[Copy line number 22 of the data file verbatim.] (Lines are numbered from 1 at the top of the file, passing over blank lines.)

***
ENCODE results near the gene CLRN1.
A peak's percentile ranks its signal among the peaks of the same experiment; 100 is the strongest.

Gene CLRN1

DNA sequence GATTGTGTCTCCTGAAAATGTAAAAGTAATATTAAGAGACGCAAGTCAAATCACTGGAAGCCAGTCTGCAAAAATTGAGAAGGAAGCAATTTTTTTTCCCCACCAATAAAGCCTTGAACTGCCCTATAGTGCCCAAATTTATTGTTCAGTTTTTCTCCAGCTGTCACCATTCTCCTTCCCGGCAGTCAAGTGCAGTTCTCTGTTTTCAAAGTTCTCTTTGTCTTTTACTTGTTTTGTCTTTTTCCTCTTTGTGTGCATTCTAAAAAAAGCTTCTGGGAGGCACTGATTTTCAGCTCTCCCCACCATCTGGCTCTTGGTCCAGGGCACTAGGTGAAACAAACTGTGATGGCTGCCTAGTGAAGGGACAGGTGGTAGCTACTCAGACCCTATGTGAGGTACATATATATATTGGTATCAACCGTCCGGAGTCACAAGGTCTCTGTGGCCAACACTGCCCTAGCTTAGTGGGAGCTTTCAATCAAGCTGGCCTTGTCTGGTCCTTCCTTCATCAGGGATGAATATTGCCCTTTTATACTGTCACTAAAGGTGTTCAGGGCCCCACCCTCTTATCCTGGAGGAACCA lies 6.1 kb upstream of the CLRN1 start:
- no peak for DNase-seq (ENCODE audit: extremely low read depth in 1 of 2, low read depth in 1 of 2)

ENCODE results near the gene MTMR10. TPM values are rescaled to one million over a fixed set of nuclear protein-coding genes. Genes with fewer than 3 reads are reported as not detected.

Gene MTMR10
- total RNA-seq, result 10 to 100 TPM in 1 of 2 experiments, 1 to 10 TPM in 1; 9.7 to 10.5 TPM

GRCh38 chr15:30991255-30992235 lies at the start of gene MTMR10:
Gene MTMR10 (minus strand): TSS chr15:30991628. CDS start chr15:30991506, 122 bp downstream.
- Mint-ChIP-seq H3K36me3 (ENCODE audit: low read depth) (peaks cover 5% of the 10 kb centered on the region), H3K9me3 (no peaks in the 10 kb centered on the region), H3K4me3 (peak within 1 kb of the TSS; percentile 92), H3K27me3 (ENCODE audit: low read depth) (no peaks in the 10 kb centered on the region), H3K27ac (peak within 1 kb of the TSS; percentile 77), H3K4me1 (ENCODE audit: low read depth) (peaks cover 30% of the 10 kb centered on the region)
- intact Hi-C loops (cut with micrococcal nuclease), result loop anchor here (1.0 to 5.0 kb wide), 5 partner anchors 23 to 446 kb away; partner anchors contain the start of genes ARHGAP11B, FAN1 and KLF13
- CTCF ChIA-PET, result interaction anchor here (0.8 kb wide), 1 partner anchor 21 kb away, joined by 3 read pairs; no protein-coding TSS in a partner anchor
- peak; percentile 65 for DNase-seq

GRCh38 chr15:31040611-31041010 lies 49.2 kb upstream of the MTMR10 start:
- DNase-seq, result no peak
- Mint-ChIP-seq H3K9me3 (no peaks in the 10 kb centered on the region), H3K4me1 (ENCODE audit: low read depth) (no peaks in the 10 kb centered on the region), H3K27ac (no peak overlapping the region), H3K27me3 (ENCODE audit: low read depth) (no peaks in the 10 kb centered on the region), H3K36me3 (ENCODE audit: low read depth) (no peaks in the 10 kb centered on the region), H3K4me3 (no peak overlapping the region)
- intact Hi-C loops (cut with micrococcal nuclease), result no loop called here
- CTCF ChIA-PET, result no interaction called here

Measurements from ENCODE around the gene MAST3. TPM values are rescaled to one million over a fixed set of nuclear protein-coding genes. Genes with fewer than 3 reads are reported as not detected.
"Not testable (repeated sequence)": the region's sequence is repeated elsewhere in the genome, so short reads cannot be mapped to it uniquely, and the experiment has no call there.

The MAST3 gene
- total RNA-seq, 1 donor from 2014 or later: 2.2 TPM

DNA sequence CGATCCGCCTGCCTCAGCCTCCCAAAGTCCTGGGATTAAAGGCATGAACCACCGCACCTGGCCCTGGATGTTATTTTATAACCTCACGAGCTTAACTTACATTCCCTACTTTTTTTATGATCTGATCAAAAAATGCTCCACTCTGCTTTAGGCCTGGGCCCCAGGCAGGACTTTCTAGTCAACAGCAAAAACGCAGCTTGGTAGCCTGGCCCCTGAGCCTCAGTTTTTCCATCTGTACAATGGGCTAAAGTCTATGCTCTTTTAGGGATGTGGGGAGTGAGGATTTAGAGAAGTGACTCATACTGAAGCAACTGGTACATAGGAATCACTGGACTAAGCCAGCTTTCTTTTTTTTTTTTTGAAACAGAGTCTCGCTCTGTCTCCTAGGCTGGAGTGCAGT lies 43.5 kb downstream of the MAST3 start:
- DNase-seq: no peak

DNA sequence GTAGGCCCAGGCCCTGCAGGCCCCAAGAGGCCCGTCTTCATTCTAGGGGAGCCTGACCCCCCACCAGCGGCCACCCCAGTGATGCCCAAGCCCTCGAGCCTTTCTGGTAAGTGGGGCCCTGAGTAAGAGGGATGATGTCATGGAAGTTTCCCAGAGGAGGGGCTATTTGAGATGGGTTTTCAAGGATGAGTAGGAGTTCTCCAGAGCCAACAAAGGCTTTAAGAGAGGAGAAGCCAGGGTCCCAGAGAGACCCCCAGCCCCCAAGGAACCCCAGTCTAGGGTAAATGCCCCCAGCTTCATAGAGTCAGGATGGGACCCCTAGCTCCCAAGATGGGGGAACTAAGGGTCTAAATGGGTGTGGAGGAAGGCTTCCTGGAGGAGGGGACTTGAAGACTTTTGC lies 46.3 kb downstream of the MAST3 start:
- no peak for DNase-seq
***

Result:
The MAST3 gene